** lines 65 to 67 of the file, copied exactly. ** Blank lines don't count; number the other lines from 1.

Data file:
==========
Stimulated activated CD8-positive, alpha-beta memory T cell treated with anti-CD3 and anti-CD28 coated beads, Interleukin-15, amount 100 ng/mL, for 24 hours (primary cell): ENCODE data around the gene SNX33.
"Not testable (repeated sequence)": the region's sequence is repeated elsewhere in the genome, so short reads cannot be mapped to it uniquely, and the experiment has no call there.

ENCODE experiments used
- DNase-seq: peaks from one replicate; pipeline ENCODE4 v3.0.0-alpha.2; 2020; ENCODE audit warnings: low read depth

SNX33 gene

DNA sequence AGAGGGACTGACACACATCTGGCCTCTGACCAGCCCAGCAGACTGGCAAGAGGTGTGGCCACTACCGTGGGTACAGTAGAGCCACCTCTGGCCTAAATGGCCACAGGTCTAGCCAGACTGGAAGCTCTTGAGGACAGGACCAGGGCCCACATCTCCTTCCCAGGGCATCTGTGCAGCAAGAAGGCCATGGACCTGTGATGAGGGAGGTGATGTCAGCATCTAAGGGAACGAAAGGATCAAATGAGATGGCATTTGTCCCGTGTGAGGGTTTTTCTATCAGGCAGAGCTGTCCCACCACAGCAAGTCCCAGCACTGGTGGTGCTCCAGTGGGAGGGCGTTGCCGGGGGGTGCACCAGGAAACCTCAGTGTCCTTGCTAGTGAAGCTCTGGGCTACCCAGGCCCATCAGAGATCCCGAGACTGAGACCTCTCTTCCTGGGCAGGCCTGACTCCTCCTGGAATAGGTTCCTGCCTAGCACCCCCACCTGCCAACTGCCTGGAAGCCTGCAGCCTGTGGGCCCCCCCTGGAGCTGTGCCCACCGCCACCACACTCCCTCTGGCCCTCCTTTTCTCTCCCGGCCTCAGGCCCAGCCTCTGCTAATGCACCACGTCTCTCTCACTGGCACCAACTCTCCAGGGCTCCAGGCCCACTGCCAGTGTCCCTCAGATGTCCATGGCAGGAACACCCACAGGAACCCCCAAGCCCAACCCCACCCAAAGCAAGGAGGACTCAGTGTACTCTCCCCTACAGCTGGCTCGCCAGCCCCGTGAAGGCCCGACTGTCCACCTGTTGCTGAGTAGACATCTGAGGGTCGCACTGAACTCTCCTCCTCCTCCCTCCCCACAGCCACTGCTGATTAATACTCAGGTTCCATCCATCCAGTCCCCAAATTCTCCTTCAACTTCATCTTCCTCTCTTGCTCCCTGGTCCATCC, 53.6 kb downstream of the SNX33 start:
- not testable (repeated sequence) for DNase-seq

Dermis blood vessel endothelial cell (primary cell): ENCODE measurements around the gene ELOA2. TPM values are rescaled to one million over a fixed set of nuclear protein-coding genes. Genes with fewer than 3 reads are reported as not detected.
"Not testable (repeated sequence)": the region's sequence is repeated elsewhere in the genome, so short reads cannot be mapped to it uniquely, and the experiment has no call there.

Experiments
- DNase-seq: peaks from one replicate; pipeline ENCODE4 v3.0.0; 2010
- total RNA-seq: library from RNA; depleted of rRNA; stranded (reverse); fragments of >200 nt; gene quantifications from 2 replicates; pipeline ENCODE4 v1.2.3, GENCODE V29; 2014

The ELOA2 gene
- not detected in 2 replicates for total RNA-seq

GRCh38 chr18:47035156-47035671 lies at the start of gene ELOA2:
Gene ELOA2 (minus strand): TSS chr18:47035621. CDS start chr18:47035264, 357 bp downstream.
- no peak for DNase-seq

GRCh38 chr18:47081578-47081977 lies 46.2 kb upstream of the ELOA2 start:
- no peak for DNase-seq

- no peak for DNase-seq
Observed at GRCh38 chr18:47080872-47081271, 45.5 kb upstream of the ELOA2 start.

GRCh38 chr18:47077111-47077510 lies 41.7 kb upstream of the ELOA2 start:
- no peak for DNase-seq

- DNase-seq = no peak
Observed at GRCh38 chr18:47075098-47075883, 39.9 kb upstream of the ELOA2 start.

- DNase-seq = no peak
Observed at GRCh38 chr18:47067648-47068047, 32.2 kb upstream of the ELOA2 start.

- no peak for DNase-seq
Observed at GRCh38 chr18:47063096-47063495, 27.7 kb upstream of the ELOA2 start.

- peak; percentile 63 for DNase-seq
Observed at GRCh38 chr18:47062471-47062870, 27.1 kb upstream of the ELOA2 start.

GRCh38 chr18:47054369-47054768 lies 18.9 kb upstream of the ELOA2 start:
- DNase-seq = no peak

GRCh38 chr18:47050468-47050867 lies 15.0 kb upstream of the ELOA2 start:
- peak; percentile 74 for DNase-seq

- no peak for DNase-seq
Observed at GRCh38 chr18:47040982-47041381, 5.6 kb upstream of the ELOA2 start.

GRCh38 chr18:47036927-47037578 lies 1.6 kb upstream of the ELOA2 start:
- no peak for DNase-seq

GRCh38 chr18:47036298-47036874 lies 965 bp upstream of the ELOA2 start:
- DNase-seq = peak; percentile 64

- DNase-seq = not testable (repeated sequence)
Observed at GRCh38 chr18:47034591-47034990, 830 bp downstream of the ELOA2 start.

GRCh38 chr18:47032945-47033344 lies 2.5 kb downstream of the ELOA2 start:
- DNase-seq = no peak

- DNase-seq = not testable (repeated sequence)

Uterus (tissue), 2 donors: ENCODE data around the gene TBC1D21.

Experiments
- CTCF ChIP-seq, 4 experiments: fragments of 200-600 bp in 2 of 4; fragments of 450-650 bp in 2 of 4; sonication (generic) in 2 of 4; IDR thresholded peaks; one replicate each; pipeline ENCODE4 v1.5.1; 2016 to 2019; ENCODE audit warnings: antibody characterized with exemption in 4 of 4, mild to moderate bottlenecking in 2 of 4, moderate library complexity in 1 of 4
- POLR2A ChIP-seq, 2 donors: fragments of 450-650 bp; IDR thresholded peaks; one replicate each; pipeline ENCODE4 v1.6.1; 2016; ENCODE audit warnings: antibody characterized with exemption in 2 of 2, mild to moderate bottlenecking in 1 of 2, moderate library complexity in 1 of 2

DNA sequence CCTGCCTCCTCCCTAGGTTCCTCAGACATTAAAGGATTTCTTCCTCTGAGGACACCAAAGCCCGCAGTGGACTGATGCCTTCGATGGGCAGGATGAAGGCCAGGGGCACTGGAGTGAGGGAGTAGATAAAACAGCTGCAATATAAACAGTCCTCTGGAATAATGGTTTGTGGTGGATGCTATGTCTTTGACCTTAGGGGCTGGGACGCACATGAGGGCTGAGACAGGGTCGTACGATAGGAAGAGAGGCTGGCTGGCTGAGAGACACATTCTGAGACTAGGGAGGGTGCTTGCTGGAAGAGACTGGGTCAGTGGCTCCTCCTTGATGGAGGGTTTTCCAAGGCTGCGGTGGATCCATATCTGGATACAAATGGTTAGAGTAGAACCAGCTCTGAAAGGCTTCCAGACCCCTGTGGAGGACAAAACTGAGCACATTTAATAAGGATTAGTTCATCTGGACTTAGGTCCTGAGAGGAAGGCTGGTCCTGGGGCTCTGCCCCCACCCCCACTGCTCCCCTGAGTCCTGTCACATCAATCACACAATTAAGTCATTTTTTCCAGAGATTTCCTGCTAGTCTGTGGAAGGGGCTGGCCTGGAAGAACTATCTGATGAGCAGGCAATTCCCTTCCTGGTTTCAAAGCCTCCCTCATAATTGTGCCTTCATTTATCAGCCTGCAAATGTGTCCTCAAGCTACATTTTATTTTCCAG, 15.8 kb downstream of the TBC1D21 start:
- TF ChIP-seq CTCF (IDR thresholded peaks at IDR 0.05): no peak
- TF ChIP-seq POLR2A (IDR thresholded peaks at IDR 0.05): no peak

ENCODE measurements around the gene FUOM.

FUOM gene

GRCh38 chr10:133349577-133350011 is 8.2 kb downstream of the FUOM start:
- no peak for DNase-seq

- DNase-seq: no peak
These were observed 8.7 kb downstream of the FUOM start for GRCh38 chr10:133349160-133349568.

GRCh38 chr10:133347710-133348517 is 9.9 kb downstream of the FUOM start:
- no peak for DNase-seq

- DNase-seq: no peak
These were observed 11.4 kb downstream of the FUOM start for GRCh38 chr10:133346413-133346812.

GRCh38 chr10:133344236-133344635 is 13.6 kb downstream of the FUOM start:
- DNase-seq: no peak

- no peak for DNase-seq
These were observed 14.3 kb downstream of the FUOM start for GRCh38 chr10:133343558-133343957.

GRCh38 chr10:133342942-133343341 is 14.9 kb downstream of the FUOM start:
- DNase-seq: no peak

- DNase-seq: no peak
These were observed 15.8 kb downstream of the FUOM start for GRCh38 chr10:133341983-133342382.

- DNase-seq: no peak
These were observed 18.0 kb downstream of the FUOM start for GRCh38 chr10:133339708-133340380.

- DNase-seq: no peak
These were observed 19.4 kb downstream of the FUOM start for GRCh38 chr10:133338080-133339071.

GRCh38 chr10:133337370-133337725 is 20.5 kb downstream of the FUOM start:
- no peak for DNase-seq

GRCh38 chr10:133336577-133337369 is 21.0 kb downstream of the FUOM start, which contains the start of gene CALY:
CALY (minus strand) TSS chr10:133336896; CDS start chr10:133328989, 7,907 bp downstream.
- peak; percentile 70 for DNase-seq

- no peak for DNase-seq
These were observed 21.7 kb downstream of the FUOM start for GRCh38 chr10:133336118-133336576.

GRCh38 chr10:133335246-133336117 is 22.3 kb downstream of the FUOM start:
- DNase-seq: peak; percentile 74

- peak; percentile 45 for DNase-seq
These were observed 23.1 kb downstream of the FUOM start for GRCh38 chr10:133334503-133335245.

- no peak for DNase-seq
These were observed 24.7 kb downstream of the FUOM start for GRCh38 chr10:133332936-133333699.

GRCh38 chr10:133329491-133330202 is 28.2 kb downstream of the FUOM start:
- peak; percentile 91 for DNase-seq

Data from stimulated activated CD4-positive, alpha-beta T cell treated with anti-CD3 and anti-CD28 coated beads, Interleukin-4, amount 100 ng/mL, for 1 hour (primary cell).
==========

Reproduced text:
- DNase-seq: no peak

- no peak for DNase-seq
These were observed 14.3 kb downstream of the FUOM start for GRCh38 chr10:133343558-133343957.